When I went last year, I had a deliiiicious barbecue pulled pork sandwich with house-made slaw and house-made barbecue potato chips, but it is no longer on the menu. It was pretty amazing, though.

Stone Brewing

Pulled pork goodness.

I was short on time so I was unable to tackle a tour, but tours are given all day long at the Escondido location and cost a measly $3 each. The schedule is M-F, 12pm, 2pm, 4pm and 6pm , and Saturday/Sunday 12p-6pm every hour on the hour. Tickets can be purchased online or at the Stone Company Store at the front of the Escondido location. You must be there 15 minutes prior to your tour to check in and collect your physical ticket.

Stone Brewing

Enjoy one of the many beers on tap!

Speaking of the Stone Company Store, it’s a great place to pick up some swag for yourself or the folks at home. Not unlike the Guinness Storehouse store, it has everything, from t-shirts to bottle openers to candles, glassware, and more.

I wish I had more time to spend at Stone Brewing or that at least I had some friends with me to enjoy it, too. That’ll be for next time.  Cheers!

How to get to Stone Brewing in Escondido, California

Stone Brewing Escondido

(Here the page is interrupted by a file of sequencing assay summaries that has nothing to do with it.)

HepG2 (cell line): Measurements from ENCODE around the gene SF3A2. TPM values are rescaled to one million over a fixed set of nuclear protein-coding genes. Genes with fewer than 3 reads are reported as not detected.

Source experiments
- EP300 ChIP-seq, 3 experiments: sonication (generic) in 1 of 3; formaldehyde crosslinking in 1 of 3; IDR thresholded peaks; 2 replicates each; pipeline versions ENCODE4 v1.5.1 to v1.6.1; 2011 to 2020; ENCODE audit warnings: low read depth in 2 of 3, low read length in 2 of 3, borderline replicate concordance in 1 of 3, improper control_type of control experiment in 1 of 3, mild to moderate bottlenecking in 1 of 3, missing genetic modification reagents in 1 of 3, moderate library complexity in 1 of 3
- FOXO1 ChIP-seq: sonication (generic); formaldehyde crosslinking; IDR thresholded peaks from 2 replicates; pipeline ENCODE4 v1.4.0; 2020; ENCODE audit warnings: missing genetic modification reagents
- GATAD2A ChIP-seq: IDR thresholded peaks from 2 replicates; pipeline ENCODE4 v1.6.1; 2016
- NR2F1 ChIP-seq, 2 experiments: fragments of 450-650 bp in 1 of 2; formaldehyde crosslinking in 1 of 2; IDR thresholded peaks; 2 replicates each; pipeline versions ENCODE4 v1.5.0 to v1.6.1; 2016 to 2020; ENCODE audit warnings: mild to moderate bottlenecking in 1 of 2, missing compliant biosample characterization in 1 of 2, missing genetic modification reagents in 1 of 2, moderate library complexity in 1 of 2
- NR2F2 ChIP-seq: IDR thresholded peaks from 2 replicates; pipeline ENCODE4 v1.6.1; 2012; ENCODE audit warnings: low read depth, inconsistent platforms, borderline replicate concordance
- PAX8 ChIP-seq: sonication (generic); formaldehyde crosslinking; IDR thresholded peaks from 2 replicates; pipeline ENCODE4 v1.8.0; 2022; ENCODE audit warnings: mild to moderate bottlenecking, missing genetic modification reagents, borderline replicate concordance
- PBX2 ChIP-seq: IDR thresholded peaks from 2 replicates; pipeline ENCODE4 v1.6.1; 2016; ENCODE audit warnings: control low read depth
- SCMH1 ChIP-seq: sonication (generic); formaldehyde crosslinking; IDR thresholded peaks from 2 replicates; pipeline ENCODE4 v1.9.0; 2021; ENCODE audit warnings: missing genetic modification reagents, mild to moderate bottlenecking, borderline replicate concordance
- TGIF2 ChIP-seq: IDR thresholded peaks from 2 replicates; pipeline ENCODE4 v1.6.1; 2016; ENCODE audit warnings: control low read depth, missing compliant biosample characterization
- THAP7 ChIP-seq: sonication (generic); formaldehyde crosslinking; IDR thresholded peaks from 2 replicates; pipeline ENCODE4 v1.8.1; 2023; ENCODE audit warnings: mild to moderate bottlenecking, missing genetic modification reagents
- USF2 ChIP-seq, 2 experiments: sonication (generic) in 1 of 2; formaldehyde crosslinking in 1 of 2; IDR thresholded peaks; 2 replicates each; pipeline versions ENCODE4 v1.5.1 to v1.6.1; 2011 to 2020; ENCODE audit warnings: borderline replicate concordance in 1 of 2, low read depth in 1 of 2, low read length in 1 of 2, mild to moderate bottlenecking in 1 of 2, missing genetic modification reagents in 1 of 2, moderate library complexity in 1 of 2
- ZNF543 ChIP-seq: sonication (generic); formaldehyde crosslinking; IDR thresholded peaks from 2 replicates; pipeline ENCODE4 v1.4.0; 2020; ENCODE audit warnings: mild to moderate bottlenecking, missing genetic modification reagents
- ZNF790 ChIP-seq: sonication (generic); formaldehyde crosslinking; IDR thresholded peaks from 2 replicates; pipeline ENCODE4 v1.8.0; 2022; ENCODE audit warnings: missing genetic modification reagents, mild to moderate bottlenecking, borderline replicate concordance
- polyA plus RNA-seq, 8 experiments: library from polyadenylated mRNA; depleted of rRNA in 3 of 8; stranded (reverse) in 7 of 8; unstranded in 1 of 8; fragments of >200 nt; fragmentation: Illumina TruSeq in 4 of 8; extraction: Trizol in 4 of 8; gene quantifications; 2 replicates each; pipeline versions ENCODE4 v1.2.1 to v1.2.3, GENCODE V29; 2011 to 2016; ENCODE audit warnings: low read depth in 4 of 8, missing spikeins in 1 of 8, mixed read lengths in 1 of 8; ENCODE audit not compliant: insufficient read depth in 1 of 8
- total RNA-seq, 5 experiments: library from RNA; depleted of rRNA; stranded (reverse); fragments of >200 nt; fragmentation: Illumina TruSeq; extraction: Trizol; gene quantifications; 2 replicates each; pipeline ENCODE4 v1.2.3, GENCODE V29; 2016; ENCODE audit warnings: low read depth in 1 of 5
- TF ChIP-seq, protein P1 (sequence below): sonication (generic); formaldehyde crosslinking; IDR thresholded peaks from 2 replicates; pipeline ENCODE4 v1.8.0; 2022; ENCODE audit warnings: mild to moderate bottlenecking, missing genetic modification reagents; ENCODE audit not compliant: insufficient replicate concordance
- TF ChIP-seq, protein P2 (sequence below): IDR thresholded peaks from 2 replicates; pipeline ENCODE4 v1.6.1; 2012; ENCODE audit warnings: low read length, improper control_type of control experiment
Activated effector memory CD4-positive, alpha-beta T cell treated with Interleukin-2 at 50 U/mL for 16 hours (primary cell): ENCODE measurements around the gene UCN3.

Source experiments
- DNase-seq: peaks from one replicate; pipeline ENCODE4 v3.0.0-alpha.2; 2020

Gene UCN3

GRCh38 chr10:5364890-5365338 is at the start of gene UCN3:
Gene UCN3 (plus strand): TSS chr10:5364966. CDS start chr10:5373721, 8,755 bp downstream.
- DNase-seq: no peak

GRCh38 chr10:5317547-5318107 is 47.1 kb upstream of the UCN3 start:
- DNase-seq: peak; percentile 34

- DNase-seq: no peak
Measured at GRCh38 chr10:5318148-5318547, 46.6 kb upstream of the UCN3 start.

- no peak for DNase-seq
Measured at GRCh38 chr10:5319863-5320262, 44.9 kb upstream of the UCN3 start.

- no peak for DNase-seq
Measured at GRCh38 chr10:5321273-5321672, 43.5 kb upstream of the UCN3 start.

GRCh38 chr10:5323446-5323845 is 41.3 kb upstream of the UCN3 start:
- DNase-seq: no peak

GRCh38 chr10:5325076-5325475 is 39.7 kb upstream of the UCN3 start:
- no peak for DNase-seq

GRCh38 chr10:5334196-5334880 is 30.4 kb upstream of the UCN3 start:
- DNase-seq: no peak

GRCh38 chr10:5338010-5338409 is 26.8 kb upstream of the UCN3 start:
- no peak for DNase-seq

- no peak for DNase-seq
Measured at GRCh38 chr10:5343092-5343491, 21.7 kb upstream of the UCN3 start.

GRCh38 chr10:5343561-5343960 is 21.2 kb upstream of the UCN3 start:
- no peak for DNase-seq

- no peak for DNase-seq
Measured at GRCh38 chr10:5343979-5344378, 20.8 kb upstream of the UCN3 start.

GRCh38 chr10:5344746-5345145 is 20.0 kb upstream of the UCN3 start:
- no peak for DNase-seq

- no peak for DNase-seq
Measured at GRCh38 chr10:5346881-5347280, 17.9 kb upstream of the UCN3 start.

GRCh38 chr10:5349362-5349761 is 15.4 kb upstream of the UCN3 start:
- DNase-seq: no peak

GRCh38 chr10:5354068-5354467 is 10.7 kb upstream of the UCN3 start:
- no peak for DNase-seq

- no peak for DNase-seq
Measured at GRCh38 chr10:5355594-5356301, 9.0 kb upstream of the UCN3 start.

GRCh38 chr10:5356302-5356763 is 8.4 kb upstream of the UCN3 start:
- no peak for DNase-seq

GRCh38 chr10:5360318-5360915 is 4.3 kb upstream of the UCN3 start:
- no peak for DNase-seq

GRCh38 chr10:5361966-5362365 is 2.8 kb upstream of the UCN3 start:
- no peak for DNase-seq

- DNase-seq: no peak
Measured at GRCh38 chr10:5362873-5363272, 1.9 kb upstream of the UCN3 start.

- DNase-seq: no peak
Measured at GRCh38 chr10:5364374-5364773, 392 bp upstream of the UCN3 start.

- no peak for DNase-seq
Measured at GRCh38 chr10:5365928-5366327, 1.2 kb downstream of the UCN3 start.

Stone Brewing, Escondido
1999 Citracado Parkway
Escondido, CA 92029
Phone: 760.294.7866
Hours: Daily 11am-10pm; Friday and Saturday open until 11pm

 Have you been to Stone Brewing? What did you think? Let me know in the comments!

Ballast Point Brewing Company (San Diego, CA)

Ballast Point - Fish Out Of Malbec

Some of the biggest news in the craft brew world this year was the acquisition of Ballast Point Brewing Company by Constellation Brands. You might recognize Ballast Point’s famous, ubiquitous Sculpin IPA or Grapefruit Sculpin from your local grocery store shelf. However, there’s so much more to Ballast Point than what finds its way to your local store.

I had a few hours to kill during a free afternoon just outside San Diego at a conference last June and wanted to hit a few local breweries to maximize my time, sample some brews, and relax a little.

So, I started at Stone Brewing’s location in Escondido, CA and was browsing around the gift shop when I ran into several administrators of the California Alcoholic Beverage Control. I asked what other brewery I should check out in the area, since I only had time for one more, and they recommended that I check out Ballast Point. Those people obviously know their stuff, so who was I to disregard their recommendation?